Canadian Manufacturing Sales Up 1 percent in March

Increase due to higher sales in transportation equipment and food industries.

Canadian manufacturing sales increased 1 percent to record C$53.9 billion (US$39.6 billion) in January, led by a 2.3 percent gain in non-durable goods sales and by increases in petroleum and coal, and chemical industries, according to Statistics Canada.

In constant dollars, manufacturing sales in volume terms rose 0.2 percent.

Sales in the transportation equipment industry rose 2.1 percent to C$11.1 billion (US$8.1 billion) in March, following two months of declines. The increase was the result of gains in the motor vehicle (+4.5 percent) and the motor vehicle parts (+1.8 percent) industries, reflecting higher volumes and prices. After removing the effect of price changes, sales in volume terms increased 3.1 percent and 0.5 percent respectively in these industries in March.

In the food industry, sales rose for the second straight month, up 2.6 percent to a record high C$8.9 billion (US$6.5 billion) in March. Widespread gains in sales were posted in all nine food industries and reflected higher sales volumes, particularly in the meat, dairy and other food product industries. After removing price effects, sales volumes of the food industry increased 2.2 percent in March.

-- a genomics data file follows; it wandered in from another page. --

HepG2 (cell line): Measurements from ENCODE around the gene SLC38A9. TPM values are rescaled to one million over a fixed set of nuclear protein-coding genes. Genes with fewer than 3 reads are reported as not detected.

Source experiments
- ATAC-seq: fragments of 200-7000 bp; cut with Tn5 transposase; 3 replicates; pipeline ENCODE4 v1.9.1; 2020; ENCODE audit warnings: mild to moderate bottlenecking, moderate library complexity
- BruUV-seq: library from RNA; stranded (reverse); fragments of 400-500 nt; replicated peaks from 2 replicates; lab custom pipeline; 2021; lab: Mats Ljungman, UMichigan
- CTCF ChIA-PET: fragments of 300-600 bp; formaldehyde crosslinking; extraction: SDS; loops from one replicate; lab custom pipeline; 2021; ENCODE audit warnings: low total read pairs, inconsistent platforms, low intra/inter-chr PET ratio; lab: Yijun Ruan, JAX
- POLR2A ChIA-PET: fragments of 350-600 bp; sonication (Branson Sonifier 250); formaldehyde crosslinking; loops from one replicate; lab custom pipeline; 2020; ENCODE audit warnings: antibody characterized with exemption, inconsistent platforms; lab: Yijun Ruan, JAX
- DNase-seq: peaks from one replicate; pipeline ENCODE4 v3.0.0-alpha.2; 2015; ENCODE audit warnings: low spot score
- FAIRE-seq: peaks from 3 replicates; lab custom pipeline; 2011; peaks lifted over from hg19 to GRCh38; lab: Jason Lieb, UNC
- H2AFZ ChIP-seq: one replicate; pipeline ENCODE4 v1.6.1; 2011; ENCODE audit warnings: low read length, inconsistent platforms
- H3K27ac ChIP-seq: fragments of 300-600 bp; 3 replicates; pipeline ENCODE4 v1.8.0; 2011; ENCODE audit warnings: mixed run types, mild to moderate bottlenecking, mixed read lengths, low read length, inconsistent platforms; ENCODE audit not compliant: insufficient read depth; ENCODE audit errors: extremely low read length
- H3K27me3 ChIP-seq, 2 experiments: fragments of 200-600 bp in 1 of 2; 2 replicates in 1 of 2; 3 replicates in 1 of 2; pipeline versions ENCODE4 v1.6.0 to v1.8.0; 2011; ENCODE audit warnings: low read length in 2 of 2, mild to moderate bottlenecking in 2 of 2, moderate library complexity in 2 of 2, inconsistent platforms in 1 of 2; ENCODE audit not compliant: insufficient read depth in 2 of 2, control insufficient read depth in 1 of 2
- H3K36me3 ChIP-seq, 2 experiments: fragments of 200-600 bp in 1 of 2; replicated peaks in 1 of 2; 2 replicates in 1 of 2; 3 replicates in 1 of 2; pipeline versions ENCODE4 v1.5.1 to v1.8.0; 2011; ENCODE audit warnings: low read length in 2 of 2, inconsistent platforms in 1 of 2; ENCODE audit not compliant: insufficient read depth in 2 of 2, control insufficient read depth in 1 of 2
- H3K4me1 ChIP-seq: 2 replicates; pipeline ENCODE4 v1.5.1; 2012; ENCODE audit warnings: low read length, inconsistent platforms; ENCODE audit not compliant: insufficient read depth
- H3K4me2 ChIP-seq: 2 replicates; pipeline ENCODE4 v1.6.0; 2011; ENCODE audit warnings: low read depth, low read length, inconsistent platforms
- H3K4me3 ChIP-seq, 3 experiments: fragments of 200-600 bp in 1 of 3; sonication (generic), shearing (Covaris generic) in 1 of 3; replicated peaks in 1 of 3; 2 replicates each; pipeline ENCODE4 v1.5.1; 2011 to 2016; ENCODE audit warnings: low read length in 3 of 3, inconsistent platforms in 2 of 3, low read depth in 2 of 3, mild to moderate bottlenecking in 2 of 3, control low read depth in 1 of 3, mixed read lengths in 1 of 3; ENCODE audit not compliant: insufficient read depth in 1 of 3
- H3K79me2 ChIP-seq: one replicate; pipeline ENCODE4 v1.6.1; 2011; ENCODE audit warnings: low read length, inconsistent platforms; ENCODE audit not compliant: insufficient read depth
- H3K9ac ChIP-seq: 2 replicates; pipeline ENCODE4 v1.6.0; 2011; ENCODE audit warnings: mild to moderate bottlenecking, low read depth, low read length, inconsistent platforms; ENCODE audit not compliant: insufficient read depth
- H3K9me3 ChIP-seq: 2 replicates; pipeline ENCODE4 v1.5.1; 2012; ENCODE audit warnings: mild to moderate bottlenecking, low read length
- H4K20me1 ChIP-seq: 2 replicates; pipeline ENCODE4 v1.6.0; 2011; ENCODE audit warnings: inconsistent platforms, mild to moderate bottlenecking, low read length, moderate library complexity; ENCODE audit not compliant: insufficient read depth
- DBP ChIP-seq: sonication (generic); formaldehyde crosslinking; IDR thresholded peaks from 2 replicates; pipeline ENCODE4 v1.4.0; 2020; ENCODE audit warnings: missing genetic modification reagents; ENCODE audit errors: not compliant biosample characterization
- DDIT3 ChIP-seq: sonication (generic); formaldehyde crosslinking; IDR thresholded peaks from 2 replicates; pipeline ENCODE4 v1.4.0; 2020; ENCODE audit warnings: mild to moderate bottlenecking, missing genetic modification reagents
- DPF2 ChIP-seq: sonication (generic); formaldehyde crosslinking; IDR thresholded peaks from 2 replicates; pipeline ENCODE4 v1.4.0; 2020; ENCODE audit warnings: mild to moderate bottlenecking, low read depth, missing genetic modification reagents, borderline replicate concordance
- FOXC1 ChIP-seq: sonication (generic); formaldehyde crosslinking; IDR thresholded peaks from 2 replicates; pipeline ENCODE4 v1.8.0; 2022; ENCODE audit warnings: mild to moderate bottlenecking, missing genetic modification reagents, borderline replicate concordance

These increases were partially offset by a 1.7 percent decline in the petroleum and coal product industry to C$5 billion (US$3.7 billion), mostly reflecting lower prices. After removing the effect of price changes, sales volumes of petroleum and coal products edged down 0.2 percent.

Sales were up in 16 of 21 industries, representing 71 percent of the Canadian manufacturing sector. Sales of durable goods rose 1.3 percent to C$28.4 billion (US$20.9 billion), while sales of non-durable goods increased 0.7 percent to C$25.4 billion (US$18.7 billion).

Sales in Ontario increased 1.3 percent to $25.9 billion (US$19 billion) in March, largely due to the motor vehicle (+4.1 percent) and food (+1.8 percent) industries. These increases were partially offset by lower petroleum and coal product sales (-6.5 percent).

In British Columbia, sales grew 2.9 percent on a strong increase in wood products (+10.5 percent). Sales in Alberta rose 1.6 percent to C$5.8 billion (US$4.2 billion), led by gains in food (+3.9 percent).

The largest decrease was in Manitoba, where sales fell 1.9 percent to C$1.5 billion (US$1.1 billion), largely due to chemical sales. In Quebec, sales edged down 0.2 percent to C$12.7 billion (US$9.3 billion), mostly due to lower sales in the transportation equipment and wood products industries.

 

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